* Want to Enable/Disable components: neoman (neo/yubikey4 and later)
* Want to configure OTPs typed for you? Yubico Personalization Tool
* Want to configure x509 certificates for PIV-Card? pivman or pivtool
* Want to configure OpenPGP keys? gpg2/pscd
* Want to configure many HOTP or TOTP? Yubico Authenticator
* Want to use U2F? page about browser support and mentioning neoman to ensure enabled, possibly linking to other info like PAM modules

For each, a link on how to install (recommending the repositories of prebuilt binaries) would probably be helpful. They could all point to the same page since the software installation instructions are about the same.

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PostPosted: Fri Oct 07, 2016 9:04 am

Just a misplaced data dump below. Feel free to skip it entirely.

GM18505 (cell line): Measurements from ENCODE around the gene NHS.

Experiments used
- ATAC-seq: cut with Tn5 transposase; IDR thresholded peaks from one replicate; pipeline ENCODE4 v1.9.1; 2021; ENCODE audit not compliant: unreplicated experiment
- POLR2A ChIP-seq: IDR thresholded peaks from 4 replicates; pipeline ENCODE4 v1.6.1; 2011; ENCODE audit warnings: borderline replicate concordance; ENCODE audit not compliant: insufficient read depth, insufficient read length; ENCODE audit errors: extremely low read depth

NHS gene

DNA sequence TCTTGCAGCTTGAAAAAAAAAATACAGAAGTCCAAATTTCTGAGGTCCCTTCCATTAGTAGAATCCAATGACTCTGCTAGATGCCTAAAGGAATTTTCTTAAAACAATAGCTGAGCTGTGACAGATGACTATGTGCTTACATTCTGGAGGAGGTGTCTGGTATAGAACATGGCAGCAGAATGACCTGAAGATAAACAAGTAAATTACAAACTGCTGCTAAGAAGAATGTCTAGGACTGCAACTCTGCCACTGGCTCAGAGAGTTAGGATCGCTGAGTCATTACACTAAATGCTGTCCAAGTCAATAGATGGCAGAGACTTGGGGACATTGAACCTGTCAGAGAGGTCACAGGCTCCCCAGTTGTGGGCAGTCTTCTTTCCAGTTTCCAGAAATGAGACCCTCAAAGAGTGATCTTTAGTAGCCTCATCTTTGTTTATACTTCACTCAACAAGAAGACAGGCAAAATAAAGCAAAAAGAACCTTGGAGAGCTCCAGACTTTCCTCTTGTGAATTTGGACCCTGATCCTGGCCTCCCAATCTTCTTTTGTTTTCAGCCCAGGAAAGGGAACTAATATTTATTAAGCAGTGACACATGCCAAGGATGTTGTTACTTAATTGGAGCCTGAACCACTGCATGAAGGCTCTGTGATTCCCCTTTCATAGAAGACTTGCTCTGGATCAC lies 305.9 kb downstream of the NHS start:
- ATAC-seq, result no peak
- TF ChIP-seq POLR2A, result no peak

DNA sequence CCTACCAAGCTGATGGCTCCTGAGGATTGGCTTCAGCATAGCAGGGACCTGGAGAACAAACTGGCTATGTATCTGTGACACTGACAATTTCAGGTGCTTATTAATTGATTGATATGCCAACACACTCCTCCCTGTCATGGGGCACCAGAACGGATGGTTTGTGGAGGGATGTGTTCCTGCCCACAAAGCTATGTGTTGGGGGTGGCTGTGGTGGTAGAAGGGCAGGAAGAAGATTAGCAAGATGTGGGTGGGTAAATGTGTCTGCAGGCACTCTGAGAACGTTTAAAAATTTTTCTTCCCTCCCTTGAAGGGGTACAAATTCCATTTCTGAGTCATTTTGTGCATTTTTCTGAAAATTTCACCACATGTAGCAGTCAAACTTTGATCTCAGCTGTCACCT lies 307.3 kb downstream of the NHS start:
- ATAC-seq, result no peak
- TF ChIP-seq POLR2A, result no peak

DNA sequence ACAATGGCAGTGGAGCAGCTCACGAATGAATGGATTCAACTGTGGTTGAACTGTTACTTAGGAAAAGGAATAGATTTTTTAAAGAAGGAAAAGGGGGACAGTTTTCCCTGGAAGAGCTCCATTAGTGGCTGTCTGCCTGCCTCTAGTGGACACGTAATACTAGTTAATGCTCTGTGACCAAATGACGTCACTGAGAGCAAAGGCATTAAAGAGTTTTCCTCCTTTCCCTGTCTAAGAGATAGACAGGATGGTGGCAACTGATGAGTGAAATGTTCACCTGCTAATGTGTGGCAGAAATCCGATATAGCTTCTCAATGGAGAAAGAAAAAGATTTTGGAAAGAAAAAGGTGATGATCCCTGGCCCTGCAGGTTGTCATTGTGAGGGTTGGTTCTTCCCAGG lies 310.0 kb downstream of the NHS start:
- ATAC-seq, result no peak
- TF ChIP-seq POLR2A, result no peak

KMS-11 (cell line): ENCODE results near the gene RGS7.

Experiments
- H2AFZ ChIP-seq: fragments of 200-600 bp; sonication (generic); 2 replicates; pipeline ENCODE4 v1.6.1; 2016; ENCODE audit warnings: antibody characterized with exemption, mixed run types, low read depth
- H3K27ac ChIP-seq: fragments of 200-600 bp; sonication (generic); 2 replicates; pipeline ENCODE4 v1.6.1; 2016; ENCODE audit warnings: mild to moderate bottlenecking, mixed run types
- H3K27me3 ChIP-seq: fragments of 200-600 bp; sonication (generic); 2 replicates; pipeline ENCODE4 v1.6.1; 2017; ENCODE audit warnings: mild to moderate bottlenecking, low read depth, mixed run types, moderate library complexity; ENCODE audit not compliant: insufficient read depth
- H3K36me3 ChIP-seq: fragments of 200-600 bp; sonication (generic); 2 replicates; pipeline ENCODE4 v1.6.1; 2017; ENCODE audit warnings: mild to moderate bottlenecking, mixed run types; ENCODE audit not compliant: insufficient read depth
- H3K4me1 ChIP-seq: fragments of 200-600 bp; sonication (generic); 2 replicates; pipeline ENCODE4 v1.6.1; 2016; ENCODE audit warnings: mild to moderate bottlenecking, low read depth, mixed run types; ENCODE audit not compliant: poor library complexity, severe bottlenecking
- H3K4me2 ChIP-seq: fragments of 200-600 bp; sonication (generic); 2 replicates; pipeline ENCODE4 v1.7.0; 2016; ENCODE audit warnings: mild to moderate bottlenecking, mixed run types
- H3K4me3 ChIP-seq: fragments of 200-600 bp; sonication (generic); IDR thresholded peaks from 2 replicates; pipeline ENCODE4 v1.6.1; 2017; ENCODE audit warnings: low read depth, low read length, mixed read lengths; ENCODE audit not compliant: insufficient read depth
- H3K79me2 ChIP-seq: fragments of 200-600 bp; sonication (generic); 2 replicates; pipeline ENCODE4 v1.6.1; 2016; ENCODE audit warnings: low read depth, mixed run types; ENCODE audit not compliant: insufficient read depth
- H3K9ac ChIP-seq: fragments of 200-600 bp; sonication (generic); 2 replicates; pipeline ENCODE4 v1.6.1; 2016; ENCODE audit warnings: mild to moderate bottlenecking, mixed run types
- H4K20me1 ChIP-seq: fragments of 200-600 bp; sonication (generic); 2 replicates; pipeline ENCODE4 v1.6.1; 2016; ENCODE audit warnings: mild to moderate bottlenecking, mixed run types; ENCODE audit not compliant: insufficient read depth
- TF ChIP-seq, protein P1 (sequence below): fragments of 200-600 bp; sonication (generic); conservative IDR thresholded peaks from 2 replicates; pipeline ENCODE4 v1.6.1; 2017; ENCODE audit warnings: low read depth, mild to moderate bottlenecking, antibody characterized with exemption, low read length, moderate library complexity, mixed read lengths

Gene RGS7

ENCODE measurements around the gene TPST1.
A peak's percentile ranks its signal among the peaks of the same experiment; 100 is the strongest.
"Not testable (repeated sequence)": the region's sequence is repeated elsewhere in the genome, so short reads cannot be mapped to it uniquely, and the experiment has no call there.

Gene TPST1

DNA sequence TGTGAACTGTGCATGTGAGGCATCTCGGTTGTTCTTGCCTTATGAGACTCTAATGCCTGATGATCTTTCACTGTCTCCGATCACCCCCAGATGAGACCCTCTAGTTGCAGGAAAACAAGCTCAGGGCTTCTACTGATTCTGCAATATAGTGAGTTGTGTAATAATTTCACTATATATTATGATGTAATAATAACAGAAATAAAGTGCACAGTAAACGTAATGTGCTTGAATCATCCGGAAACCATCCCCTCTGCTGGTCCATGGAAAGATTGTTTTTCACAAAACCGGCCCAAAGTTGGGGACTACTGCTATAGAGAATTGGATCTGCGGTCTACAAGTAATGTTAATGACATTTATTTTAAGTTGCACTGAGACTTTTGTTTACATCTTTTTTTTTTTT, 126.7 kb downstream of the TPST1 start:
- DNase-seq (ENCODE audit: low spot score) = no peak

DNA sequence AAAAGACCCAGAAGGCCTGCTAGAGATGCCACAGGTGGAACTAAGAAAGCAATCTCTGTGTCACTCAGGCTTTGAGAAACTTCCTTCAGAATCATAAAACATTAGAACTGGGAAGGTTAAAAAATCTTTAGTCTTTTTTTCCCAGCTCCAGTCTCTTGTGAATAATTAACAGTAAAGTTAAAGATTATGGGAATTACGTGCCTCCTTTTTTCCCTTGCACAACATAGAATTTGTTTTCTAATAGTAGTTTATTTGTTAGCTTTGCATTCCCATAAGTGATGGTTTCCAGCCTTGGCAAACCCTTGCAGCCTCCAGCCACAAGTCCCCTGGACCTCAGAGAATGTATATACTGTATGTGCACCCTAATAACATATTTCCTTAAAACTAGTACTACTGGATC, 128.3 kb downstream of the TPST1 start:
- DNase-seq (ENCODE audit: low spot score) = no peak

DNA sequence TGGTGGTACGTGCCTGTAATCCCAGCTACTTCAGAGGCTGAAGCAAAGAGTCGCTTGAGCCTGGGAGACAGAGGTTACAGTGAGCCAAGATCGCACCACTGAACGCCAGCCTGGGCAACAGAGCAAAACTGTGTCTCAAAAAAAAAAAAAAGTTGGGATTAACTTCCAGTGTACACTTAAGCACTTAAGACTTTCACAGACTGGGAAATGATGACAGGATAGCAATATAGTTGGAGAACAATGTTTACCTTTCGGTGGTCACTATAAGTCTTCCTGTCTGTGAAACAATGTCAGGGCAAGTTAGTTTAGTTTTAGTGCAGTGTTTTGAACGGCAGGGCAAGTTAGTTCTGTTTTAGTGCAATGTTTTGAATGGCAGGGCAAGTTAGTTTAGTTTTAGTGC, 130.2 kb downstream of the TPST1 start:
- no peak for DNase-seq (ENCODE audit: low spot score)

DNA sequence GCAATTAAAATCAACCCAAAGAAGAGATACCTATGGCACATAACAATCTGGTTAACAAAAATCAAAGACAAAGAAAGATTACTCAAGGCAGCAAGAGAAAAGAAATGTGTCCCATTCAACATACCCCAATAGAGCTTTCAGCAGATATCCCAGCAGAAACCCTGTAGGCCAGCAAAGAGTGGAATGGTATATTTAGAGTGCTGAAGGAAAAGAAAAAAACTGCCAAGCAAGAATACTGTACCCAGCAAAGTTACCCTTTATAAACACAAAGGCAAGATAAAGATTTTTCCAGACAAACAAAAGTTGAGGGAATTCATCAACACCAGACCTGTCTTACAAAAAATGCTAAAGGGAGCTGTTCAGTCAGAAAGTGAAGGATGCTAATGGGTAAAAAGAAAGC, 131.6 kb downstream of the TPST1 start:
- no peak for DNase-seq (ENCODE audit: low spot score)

Joined: Wed Sep 07, 2016 5:59 pm
Posts: 4
Thanks very much for the detailed response linsam!

I am still struggling with my Yubikey but the information you've provided has helped my overall understanding of the situation.

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PostPosted: Tue Oct 11, 2016 9:46 am 

Joined: Wed Sep 07, 2016 5:59 pm
Posts: 4

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PostPosted: Mon Oct 31, 2016 11:06 pm 
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Joined: Sun Oct 30, 2016 3:21 pm
Posts: 7
Location: Newark, NJ U.S.A.
The whole encryption thing is a complete mess. Apple did it right on the iPhone because no one is even aware of it until someone needs to crack into it. It just works.

I like the cool factor of my Yubi keys, but using it requires too much effort. Ideally, I'd love to see more Google/Github/Dropbox-like implementations; and where the hell are the banks? The Yubikey Neo would be an ideal device for authenticating credit card transaction, in person and online. It's not a documentation problem, but rather an issue with implementation. Same is true with PGP---I use it, but no one else does.